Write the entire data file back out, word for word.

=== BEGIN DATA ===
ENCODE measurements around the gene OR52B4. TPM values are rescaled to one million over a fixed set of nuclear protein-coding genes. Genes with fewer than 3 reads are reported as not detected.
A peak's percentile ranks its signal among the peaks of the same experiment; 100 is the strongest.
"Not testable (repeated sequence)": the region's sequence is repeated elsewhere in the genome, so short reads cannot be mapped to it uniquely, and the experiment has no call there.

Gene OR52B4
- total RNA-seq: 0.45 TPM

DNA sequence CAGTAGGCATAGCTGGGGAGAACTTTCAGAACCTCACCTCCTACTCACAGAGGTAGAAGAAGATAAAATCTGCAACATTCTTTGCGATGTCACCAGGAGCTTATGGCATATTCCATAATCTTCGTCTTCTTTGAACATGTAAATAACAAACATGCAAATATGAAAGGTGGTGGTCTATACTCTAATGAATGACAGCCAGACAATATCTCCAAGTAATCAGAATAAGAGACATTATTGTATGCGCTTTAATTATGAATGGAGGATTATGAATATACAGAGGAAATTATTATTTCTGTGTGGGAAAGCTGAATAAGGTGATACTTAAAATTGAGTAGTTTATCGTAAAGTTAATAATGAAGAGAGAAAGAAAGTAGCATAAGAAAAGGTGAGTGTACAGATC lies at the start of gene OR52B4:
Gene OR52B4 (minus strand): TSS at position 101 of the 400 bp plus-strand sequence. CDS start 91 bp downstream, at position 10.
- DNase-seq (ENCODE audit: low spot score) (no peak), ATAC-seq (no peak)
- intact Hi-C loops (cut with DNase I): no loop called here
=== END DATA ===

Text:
ENCODE measurements around the gene OR52B4. TPM values are rescaled to one million over a fixed set of nuclear protein-coding genes. Genes with fewer than 3 reads are reported as not detected.
A peak's percentile ranks its signal among the peaks of the same experiment; 100 is the strongest.
"Not testable (repeated sequence)": the region's sequence is repeated elsewhere in the genome, so short reads cannot be mapped to it uniquely, and the experiment has no call there.

Gene OR52B4
- total RNA-seq: 0.45 TPM

DNA sequence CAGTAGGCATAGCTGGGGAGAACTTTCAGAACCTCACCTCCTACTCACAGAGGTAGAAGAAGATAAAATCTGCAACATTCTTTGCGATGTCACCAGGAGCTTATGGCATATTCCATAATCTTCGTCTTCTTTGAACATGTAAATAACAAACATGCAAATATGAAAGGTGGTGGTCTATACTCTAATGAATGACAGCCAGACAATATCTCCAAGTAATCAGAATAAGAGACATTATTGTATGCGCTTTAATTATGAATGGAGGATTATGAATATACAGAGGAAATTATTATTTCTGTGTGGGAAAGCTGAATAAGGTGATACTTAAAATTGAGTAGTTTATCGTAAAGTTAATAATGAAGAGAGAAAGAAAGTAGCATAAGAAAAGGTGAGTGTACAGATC lies at the start of gene OR52B4:
Gene OR52B4 (minus strand): TSS at position 101 of the 400 bp plus-strand sequence. CDS start 91 bp downstream, at position 10.
- DNase-seq (ENCODE audit: low spot score) (no peak), ATAC-seq (no peak)
- intact Hi-C loops (cut with DNase I): no loop called here